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The Toughest Vote

November 17, 2009 - by Donny Shaw

As I mentioned this morning, of the three Senate Democrats threatening to vote against the public option, only one of them — Sen. Blanche Lincoln [D-AR] — is up for re-election in 2010. The other two have two more years before they have to to face voters. By then, there will be other big issues and contentious votes to focus on. It will be hard for public option supporters to get Lincoln on their side, even for helping them break Republican filibusters.

Shailagh Murray of the Washington Post today profiles Lincoln and what she’s facing back in Arkansas:

Hundreds of thousands of Lincoln’s constituents are low-income and lack insurance, the very kind of voters expected to benefit under the Senate bill. Lincoln, a second-term senator, helped write some of the legislation’s key provisions as a member of the Finance Committee, and her sometimes uncomfortable role near the center of the debate could cost her in culturally conservative Arkansas. Despite the potential benefits for many in her state, polls show her support weakening, and constituents are expressing doubts about the proposed overhaul.

The low-profile centrist is being pressed by both sides. Democratic activists are incensed that she has turned against the public option, an idea she once supported. Republicans are casting her cautious approach to the health-care debate in starkly political terms, saying that she is unwilling to put local interests above those of a president who lost the state by a resounding 20 percentage points.

“I want to be a check and balance on Barack Obama’s extreme agenda,” state Sen. Gilbert Baker, a front-runner for the GOP nomination, told reporters last week.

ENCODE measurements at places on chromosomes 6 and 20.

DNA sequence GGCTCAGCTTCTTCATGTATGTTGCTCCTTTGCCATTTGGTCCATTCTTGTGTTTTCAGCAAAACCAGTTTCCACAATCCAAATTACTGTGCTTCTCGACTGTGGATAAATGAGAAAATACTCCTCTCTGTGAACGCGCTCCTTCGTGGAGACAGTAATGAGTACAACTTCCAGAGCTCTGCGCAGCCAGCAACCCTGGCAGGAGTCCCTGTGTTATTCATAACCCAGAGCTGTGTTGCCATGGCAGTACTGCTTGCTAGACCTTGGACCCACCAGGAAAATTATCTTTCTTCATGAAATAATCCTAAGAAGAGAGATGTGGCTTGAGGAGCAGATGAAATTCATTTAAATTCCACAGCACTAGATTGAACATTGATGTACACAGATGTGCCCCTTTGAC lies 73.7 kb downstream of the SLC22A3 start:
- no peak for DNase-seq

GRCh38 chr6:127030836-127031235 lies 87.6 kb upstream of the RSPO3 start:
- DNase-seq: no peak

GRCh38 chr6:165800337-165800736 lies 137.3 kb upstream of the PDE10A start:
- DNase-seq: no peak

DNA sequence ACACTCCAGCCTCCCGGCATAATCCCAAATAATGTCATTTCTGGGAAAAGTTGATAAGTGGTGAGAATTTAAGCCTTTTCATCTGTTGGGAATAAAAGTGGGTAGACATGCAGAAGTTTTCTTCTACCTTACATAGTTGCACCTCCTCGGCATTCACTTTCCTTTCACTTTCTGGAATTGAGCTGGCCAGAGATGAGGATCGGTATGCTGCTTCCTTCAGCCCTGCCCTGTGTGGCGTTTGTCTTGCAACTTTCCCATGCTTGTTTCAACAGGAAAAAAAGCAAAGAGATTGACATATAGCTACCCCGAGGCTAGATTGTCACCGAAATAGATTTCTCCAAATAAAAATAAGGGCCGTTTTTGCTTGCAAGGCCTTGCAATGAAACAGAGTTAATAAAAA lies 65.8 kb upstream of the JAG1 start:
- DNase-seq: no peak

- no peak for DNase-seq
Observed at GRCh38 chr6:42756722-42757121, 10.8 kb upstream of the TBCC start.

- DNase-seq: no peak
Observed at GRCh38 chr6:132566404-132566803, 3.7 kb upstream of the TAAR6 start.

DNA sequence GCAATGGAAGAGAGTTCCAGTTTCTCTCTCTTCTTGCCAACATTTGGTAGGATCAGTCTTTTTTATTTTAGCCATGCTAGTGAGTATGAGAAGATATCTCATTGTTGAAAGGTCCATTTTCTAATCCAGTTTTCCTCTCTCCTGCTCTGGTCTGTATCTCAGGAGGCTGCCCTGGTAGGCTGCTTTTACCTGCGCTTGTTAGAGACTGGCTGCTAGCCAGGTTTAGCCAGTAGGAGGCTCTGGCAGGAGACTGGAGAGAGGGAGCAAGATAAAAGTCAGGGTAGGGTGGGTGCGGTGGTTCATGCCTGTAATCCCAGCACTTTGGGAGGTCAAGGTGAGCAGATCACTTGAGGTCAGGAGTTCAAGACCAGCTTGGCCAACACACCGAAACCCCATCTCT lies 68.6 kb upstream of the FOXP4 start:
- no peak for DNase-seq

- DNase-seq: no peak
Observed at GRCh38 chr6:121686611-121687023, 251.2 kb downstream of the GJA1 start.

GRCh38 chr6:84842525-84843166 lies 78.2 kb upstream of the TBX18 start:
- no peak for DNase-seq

An Arkansas Poll published Nov. 5 found that Lincoln’s job-approval rating had dropped to 43 percent, from 54 percent a year ago. At least seven Republicans are vying to challenge her bid for a third term; Baker raised $500,000 in his first month as a candidate. And if she does not embrace the party line on the health issue, Lincoln could also face a Democratic primary challenger, along with a Green Party opponent in the general election.

Lincoln’s also getting a lot of push-back from the left over her position on health care reform. Tom Jensen of Public Policy Polling writes today that 30% of Democrats in the R+4 AR-02 district think she’s too conservative. “I’m really not sure what Lincoln should do but I certainly don’t envy her position,” Jensen writes. “She’s stuck between a rock and a hard place.”

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  • While I’m not a Senator and don’t play one on TV (or in the Senate LOL), why do these articles never mention anything about the elected official finding out what a majority of their voters want? It seems like a common sense idea to make use of existing technology such as the House/Senate websites that require personal info to communicate with your elected official in order to gauge how the voting public feels about pending legislation. For those w/o Internet, why not perform some mailings to your voters and give them an ID number or some other means of identification in order to get their thoughts on yea or nay?

    On a huge issue like this, it should be a two-part process:
    1) Is the legislation Constitutional?, and
    2) What do the identifiable majority want to do?

    We have time. The proposed legislation does not go into effect until 2013 and is a huge expenditure of funds regardless of the source. Our elected officials should perform due diligence in the matter.

  • LucasFoxx 11/17/2009 4:47pm

    Great picture for that story.

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